The New Approach was used to estimate the reflection and attenuation coefficients for water and three solids of plate-like geometry: stainless steel (z s = 1.28 cm), fused quartz (z s = 0.64 cm), and plastic (z s = 0.73 cm). The apparatus employed for these measurements is typical of most ultrasonic immersion inspection systems (see Fig. 1). All equipment is commercially available. The transducer is driven by a pulser/receiver unit and positioned with the motor controller. The rf signals are captured by the data

acquisition card on the PC and ultimately transferred to a work station for data analysis. Three wave trains, each containing the A-scan time pulses from the front, first back, and second back surface reflections, are digitally captured. The measurement process begins by setting the water path at the desired length for the front surface reflection. At this

water path, the wave train is digitized and stored on the data acquisition PC.

The

transducer is then axially translated toward the specimen a distance equal to Az w to place

the first back surface reflection at an equivalent diffraction point to that of the front surface

reflection. The resulting wave train is digitally captured and stored. The transducer is

again axially translated a distance of Az w toward the specimen in order to place the second

As

back surface reflection at the equivalent diffraction point for the first two reflections.

before, this wave train is digitized and stored.

Data

workstation.

analysis

is

performed

with

software

written

and

stored

on

a separate

Inputs include the three, digitized wave trains measured at equivalent

diffraction points, the wave speeds of the water and the solid, the water attenuation (when

the attenuation of a solid is measured), and the thickness of the specimen. Individual

signals are extracted from the wave train with a rectangular window and then transformed

into the frequency domain with a standard FFT routine. Equations (12-13) or (14-15) are used to determine the reflection and attenuation coefficients, each as a function of

frequency, based on the magnitude spectra of the three reflections.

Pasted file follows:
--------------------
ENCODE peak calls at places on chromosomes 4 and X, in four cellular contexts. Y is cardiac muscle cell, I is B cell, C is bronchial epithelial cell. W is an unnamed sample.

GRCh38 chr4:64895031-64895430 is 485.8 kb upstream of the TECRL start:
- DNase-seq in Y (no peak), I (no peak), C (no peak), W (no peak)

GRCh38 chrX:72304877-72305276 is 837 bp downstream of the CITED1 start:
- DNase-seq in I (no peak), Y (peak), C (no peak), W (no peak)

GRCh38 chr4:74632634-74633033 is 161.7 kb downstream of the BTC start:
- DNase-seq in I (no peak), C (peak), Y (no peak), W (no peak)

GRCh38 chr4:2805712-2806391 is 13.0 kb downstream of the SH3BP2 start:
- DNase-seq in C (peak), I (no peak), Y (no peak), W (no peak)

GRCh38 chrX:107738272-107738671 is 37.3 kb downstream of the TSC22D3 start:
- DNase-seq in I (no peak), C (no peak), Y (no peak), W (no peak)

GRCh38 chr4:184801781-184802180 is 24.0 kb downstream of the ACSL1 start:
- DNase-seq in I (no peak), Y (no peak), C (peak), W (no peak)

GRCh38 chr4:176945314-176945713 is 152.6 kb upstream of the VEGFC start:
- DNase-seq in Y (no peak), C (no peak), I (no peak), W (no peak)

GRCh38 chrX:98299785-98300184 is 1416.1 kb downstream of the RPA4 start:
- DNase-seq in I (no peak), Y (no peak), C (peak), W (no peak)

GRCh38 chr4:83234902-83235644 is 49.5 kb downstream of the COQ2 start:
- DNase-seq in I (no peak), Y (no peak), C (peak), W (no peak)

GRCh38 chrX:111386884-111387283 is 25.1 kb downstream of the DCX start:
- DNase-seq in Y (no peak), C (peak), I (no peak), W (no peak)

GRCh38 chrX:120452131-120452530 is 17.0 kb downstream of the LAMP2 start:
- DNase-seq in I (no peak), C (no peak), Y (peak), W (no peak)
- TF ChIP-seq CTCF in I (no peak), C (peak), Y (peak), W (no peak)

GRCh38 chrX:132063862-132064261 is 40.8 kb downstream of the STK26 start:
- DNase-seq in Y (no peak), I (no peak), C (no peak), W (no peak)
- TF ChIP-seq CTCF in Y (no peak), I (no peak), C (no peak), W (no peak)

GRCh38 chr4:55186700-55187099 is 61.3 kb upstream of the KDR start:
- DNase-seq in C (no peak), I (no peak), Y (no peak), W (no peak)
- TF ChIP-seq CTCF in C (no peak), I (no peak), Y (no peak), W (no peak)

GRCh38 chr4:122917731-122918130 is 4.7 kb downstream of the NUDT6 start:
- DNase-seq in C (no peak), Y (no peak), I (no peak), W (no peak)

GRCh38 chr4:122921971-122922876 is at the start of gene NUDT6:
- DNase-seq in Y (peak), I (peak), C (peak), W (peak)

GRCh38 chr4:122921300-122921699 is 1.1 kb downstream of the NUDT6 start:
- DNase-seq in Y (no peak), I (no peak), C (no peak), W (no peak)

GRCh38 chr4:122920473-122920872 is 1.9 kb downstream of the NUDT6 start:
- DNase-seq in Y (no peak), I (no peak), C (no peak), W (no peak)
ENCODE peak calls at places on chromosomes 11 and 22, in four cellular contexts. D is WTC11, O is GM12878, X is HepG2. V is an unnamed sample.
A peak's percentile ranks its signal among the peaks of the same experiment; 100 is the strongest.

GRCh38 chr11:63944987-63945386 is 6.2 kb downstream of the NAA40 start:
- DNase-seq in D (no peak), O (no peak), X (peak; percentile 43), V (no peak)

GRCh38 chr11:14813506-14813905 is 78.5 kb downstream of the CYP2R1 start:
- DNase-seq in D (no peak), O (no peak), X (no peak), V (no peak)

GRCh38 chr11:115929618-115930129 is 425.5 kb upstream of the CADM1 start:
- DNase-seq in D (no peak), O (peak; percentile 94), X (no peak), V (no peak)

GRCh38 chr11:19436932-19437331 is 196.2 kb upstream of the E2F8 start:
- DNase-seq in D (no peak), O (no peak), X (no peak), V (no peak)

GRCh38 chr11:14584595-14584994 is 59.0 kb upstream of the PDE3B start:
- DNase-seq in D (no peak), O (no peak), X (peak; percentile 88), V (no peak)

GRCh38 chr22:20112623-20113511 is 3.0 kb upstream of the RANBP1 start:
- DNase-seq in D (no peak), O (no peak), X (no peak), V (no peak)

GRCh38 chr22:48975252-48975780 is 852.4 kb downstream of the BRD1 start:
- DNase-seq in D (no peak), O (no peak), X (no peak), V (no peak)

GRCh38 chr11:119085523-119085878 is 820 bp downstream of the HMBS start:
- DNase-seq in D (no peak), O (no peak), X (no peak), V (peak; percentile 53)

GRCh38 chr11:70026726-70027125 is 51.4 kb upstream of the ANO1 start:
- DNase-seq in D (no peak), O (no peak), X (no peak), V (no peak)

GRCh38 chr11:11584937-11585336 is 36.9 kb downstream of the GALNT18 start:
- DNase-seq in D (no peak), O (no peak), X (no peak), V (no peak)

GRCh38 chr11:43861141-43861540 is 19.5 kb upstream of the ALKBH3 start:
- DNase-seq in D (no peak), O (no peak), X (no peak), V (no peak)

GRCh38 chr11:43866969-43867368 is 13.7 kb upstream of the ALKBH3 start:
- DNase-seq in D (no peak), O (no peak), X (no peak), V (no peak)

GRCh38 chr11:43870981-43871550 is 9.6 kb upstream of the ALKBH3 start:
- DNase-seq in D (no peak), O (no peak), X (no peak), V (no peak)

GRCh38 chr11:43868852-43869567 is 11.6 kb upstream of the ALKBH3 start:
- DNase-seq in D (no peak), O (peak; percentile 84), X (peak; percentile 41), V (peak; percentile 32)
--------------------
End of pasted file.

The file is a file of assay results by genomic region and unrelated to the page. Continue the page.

DISSCUSION OF RESULTS

The results of the series of measurements implementing the New Approach are

2 summarizes the results for water attenuation

shown in Figures 2 and 3, where Fig.

measurements and Fig.

estimation for fused

3 summarizes the results associated with attenuation coefficient

quartz,

stainless

steel, and plastic.

Reflection

and

attenuation

coefficients for each material are measured with two unfocused-transducers: a 10 MHz, diamete r transduce r and a 15 MHz, V£" diameter transducer .

Figure 2 shows the experimental reflection coefficients for the water-fused quartz

interface and the attenuation coefficient for water, each as a function of frequency. The experimental reflection coefficients found with both the 10 MHz %" and 15 MHz V 2 " transducers are basically constant across the useful bandwidth of each transducer and

1 /4"

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Water/Quartz Reflection Coefficient

Water Attenuation Coefficient

 

0.15

0.35

 

0.1

0.9

 

0.05

0

0.75

-0.05

0.7

 

-0.1

 

Reflection Coefficient with Diffraction Error

 

Attenuation Coefficient with Diffraction Error

 

0.15

0.1

0.05

0

-0.05

-0.1

0.65

0.6

 

10

12

10

12

Frequency (MHz)

 

Frequency (MHz)

FIGURE 2. Experimental results for fluid attenuation coefficient estimation using the New Approach.

compare well to the theoretical value. The attenuation coefficient estimates shown in the upper right graph compare well to one another and to Pinkerton's widely accepted result [5]. The three water paths used to achieve equal diffraction measurements are 25.4, 22.8, and 20.2 cm for the front, first back, and second back surface reflections, respectively. These water paths were used for both transducers to further demonstrate the robustness of the approach. For the 10MHz /4" transducer, these water paths place the measurement point its far field, while for the 15MHz W transducer, the water paths correspond to the near field.